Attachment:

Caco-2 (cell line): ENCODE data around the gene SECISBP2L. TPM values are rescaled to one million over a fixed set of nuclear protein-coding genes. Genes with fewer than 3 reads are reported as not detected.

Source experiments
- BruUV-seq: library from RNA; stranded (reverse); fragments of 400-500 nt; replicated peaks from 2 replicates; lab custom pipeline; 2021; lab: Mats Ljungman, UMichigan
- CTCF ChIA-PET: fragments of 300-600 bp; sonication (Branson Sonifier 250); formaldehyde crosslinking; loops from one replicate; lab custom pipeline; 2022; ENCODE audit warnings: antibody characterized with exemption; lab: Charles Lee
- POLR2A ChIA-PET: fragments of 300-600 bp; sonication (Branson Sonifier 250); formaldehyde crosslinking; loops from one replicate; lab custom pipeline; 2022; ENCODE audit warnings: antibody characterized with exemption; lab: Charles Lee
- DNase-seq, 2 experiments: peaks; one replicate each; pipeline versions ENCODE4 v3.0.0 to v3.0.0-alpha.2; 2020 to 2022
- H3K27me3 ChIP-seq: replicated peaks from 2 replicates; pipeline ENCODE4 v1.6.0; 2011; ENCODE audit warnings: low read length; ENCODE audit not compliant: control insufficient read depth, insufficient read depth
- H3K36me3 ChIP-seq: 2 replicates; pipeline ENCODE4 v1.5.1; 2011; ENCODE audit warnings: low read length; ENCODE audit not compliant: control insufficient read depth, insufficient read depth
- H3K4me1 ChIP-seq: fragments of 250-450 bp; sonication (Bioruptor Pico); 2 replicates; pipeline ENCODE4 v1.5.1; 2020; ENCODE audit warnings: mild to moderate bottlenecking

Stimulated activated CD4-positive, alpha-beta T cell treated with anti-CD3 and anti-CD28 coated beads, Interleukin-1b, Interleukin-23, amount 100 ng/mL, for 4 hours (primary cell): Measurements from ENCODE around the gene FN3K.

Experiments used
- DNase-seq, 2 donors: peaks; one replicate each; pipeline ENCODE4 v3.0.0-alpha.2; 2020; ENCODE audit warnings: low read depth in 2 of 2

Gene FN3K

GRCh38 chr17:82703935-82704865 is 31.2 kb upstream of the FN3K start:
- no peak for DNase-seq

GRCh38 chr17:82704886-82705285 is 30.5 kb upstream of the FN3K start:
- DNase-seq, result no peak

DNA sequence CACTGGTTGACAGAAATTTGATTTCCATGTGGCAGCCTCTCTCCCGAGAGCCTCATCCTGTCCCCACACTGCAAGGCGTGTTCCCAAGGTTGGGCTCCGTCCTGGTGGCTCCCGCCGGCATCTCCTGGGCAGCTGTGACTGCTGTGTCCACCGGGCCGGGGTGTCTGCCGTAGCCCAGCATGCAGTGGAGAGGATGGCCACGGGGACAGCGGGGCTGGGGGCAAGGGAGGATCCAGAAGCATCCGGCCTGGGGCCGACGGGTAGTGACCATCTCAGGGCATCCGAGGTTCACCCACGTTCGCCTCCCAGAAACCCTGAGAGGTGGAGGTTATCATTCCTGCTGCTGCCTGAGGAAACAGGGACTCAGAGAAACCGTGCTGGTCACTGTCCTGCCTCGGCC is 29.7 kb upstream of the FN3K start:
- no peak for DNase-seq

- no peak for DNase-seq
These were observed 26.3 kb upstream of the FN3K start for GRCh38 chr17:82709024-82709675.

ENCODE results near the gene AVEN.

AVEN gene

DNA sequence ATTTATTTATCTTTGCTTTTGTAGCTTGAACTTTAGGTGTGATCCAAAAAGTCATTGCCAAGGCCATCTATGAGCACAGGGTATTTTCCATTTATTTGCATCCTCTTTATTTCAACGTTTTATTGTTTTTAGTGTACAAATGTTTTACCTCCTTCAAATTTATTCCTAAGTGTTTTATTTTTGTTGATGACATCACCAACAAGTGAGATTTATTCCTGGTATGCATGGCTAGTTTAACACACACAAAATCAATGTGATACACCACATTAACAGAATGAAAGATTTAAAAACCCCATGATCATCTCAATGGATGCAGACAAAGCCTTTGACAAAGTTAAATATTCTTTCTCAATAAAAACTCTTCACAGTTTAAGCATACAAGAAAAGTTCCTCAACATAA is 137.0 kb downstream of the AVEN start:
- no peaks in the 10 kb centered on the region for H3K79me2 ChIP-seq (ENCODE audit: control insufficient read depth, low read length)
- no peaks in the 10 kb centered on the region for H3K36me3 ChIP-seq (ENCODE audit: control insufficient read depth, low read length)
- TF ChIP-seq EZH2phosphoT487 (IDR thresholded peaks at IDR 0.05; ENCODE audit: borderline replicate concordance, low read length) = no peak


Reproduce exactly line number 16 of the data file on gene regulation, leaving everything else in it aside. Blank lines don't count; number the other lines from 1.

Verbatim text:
GRCh38 chr17:82704886-82705285 is 30.5 kb upstream of the FN3K start: